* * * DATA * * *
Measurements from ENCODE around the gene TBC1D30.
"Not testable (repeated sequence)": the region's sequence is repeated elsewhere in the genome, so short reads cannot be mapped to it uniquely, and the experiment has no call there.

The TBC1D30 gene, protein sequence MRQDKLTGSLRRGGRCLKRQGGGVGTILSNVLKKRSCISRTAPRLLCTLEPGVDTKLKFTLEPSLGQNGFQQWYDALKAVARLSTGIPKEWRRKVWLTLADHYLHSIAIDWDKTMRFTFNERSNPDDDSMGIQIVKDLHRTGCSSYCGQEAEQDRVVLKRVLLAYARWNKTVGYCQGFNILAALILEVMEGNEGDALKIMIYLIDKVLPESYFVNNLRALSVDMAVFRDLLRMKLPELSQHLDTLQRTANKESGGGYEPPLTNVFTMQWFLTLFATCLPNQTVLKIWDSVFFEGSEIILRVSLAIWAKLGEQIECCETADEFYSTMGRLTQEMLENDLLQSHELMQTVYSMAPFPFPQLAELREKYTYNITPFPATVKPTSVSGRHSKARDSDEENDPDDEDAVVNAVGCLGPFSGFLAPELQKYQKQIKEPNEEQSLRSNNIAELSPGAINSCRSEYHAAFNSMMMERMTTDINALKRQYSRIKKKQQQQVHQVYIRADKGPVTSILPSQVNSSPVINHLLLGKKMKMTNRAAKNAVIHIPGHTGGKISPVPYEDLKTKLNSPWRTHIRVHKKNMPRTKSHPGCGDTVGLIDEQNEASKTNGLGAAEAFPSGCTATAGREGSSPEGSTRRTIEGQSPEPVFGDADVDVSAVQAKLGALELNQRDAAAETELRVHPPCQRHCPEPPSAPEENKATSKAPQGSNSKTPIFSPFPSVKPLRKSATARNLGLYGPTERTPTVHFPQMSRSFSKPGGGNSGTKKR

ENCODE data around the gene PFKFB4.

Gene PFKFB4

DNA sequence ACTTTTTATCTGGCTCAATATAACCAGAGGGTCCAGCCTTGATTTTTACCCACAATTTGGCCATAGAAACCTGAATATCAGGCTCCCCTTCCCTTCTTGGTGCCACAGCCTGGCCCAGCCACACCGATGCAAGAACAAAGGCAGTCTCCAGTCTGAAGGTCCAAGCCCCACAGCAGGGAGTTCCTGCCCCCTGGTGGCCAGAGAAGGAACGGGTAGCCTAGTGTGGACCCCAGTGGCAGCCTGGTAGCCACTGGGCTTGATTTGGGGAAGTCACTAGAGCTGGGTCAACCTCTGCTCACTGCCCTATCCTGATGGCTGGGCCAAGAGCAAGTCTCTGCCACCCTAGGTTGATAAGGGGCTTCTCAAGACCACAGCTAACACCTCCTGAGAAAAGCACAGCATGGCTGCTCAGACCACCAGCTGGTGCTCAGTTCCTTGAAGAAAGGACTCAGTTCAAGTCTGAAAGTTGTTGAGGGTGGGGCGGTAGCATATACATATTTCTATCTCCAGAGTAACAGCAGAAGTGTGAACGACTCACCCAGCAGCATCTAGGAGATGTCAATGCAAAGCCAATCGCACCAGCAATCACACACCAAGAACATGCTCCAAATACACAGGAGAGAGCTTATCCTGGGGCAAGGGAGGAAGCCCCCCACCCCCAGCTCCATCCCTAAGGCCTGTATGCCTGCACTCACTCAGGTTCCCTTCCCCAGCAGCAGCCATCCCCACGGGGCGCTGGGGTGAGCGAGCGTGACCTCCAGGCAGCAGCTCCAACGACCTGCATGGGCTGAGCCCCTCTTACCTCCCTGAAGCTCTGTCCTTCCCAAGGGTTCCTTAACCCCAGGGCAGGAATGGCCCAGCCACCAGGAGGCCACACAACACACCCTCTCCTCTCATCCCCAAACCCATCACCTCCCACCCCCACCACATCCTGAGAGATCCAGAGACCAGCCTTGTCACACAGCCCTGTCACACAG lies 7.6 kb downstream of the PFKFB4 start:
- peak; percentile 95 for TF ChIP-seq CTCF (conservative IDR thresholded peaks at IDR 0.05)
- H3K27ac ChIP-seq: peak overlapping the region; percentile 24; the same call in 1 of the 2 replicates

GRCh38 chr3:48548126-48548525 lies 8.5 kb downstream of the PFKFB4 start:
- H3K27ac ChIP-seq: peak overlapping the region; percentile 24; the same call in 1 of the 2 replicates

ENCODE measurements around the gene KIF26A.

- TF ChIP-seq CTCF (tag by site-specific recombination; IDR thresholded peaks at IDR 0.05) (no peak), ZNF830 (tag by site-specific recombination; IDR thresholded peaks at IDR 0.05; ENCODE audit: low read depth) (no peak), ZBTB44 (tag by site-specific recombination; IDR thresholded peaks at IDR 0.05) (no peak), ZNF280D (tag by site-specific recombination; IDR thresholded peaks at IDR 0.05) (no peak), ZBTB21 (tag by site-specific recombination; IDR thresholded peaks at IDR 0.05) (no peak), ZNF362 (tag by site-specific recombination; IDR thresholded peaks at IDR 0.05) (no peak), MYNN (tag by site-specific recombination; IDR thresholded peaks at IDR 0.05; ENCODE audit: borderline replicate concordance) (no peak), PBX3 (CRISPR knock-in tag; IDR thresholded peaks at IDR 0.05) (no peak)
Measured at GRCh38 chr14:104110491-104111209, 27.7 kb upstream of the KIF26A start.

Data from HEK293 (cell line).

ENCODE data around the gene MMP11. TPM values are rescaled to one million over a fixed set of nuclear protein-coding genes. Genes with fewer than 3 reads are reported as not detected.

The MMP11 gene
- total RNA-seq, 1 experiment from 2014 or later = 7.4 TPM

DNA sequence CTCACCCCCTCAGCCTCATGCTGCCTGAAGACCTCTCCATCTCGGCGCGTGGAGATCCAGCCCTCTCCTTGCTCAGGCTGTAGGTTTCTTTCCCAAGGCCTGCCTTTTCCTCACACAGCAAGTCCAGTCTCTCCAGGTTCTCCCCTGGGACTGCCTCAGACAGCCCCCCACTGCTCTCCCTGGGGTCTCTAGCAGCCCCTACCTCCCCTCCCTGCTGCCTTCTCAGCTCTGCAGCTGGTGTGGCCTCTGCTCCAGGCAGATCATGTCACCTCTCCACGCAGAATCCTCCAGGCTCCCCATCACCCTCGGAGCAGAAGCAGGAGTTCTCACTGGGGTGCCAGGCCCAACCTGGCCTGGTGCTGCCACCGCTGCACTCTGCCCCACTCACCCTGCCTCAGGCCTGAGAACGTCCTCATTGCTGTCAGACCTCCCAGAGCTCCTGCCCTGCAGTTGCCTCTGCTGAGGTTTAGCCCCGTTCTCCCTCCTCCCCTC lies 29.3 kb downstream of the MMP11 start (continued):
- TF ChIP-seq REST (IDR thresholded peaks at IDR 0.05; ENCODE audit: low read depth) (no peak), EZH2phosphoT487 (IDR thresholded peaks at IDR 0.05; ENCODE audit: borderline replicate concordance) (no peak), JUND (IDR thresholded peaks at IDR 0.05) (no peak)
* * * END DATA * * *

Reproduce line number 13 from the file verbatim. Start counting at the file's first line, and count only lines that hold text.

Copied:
Measured at GRCh38 chr14:104110491-104111209, 27.7 kb upstream of the KIF26A start.